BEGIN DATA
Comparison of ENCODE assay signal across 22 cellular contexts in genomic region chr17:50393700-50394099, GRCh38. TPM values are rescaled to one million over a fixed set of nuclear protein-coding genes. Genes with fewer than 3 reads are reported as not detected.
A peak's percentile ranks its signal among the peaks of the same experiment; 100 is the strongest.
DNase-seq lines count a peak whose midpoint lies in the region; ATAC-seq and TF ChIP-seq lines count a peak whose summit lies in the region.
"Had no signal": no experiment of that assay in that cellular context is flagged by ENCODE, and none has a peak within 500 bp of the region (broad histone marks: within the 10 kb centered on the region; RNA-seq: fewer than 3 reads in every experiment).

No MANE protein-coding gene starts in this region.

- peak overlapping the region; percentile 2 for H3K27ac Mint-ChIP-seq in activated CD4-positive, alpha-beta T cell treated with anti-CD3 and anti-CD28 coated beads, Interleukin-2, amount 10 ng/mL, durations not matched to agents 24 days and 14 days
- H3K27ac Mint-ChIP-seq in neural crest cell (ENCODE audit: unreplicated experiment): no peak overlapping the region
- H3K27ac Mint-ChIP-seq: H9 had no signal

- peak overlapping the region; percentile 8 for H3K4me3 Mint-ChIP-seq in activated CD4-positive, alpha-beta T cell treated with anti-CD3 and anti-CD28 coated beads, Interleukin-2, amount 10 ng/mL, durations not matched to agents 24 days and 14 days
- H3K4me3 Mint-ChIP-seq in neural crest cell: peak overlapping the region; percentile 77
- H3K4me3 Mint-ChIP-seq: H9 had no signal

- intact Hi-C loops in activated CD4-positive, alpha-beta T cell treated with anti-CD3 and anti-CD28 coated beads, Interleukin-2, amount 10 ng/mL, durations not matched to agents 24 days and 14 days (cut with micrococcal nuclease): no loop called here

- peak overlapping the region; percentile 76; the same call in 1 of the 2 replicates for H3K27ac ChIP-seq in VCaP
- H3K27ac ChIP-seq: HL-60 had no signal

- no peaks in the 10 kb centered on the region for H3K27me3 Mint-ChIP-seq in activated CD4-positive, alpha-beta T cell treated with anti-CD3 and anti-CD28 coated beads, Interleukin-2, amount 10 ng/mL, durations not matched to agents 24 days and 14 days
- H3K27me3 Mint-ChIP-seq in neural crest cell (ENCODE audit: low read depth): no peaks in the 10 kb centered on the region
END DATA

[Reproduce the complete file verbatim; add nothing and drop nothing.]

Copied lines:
Comparison of ENCODE assay signal across 22 cellular contexts in genomic region chr17:50393700-50394099, GRCh38. TPM values are rescaled to one million over a fixed set of nuclear protein-coding genes. Genes with fewer than 3 reads are reported as not detected.
A peak's percentile ranks its signal among the peaks of the same experiment; 100 is the strongest.
DNase-seq lines count a peak whose midpoint lies in the region; ATAC-seq and TF ChIP-seq lines count a peak whose summit lies in the region.
"Had no signal": no experiment of that assay in that cellular context is flagged by ENCODE, and none has a peak within 500 bp of the region (broad histone marks: within the 10 kb centered on the region; RNA-seq: fewer than 3 reads in every experiment).

No MANE protein-coding gene starts in this region.

- peak overlapping the region; percentile 2 for H3K27ac Mint-ChIP-seq in activated CD4-positive, alpha-beta T cell treated with anti-CD3 and anti-CD28 coated beads, Interleukin-2, amount 10 ng/mL, durations not matched to agents 24 days and 14 days
- H3K27ac Mint-ChIP-seq in neural crest cell (ENCODE audit: unreplicated experiment): no peak overlapping the region
- H3K27ac Mint-ChIP-seq: H9 had no signal

- peak overlapping the region; percentile 8 for H3K4me3 Mint-ChIP-seq in activated CD4-positive, alpha-beta T cell treated with anti-CD3 and anti-CD28 coated beads, Interleukin-2, amount 10 ng/mL, durations not matched to agents 24 days and 14 days
- H3K4me3 Mint-ChIP-seq in neural crest cell: peak overlapping the region; percentile 77
- H3K4me3 Mint-ChIP-seq: H9 had no signal

- intact Hi-C loops in activated CD4-positive, alpha-beta T cell treated with anti-CD3 and anti-CD28 coated beads, Interleukin-2, amount 10 ng/mL, durations not matched to agents 24 days and 14 days (cut with micrococcal nuclease): no loop called here

- peak overlapping the region; percentile 76; the same call in 1 of the 2 replicates for H3K27ac ChIP-seq in VCaP
- H3K27ac ChIP-seq: HL-60 had no signal

- no peaks in the 10 kb centered on the region for H3K27me3 Mint-ChIP-seq in activated CD4-positive, alpha-beta T cell treated with anti-CD3 and anti-CD28 coated beads, Interleukin-2, amount 10 ng/mL, durations not matched to agents 24 days and 14 days
- H3K27me3 Mint-ChIP-seq in neural crest cell (ENCODE audit: low read depth): no peaks in the 10 kb centered on the region